One of LibriVox's colleagues in the free audiobook realm is Telltale Weekly (telltaleweekly.org), which sells recordings for 25 cents to $8, but makes them available at no charge through its Spoken Alexandria Project (spokenalex.org) after five years or 100,000 downloads, whichever comes first. It was founded in 2004 by Alex Wilson, a writer and actor in Chapel Hill, N.C., who performs many of the readings. Another service, LiteralSystems (literalsystems.org), has 51 works available for free download and emphasizes their professional quality."

Janet M. Arth
University Libraries
O. Meredith Wilson Library
University of Minnesota

August 28, 2006

USDA - Statistics

The United States Department of Agriculture's National Agricultural Statistics Service provides state and county level data in the "Quick Stats" section for various agricultural goods. Some of the data is available from as early as 1909. For instance, this is a great resource to find out the yield for corn, oats, or wheat in a particular year or stretch of years for any county in Minnesota. Give it a try!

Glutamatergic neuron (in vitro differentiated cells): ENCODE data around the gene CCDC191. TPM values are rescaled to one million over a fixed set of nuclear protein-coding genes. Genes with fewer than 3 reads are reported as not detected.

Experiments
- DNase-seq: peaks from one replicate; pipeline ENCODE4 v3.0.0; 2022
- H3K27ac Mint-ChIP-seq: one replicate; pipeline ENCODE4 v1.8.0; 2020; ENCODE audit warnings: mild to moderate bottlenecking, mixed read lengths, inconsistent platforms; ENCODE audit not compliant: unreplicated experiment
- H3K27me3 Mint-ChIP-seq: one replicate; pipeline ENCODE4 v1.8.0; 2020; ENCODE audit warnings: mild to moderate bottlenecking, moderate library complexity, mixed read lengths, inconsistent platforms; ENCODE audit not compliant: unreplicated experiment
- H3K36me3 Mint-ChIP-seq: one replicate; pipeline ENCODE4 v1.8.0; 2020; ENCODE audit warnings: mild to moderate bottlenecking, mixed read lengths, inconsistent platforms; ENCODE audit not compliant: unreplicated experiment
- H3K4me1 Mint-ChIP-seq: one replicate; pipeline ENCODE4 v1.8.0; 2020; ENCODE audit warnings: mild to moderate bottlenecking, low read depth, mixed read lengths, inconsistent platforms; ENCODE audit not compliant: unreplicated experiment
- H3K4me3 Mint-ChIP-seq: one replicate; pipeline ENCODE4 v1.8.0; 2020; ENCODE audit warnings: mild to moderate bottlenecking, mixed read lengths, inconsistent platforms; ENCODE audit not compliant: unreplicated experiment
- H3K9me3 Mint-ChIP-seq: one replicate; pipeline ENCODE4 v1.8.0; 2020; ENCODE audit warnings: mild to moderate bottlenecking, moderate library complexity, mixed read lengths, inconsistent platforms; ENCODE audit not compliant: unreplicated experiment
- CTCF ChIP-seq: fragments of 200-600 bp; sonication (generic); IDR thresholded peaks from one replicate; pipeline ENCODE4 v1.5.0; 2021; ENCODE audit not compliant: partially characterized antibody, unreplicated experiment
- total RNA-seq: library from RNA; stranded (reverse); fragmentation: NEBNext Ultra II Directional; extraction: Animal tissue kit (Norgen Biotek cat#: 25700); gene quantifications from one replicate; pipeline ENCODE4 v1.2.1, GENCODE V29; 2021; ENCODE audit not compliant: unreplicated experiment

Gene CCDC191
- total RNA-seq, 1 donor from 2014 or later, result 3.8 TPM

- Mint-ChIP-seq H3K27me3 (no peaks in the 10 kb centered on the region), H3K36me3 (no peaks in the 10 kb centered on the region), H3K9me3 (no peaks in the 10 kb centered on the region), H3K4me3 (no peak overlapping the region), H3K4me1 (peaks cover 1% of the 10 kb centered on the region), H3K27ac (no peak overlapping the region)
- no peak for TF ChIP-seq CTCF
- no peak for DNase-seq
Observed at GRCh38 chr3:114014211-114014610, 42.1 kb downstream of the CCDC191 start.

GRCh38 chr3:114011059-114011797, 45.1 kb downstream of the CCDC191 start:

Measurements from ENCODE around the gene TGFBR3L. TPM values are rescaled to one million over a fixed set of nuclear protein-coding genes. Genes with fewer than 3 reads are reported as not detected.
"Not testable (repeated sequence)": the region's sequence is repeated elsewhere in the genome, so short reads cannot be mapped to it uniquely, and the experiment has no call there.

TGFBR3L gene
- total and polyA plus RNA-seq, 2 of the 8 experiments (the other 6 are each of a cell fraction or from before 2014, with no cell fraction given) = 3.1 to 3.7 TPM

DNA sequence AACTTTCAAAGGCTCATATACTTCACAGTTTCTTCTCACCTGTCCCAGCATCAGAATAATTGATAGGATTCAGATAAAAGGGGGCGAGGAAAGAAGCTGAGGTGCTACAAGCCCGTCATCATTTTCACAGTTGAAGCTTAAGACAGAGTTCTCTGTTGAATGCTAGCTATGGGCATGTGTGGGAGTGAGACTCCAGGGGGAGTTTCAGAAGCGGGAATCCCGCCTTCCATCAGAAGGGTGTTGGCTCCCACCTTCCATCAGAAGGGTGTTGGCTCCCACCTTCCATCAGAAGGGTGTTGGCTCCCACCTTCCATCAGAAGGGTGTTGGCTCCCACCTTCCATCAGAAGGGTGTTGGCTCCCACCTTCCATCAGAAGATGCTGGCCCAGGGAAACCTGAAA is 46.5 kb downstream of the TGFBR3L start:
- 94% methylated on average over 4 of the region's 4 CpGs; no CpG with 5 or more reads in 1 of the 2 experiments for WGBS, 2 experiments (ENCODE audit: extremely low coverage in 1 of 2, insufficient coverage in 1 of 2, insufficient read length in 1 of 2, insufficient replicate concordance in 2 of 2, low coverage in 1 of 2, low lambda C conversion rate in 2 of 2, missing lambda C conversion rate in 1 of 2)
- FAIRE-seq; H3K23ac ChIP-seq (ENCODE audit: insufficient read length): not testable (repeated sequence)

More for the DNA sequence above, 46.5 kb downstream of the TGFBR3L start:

August 25, 2006

What, When Why, How of Reference Referral

MINITEX offers extensive reference and referral services to help you find answers to your questions on any topic, and when we say any topic, we mean it!

MINITEX offers extensive reference and referral services to help you find answers to your questions on any topic, and when we say any topic, we mean it! Here is a sampling of a few recent requests:
- Artist Charles Deas & Doty Treaty Abercrombie Trail
- Aesop fable "Donkey and the Thistle"
- Reviews of standard national tests - Mental Measurements Yearbook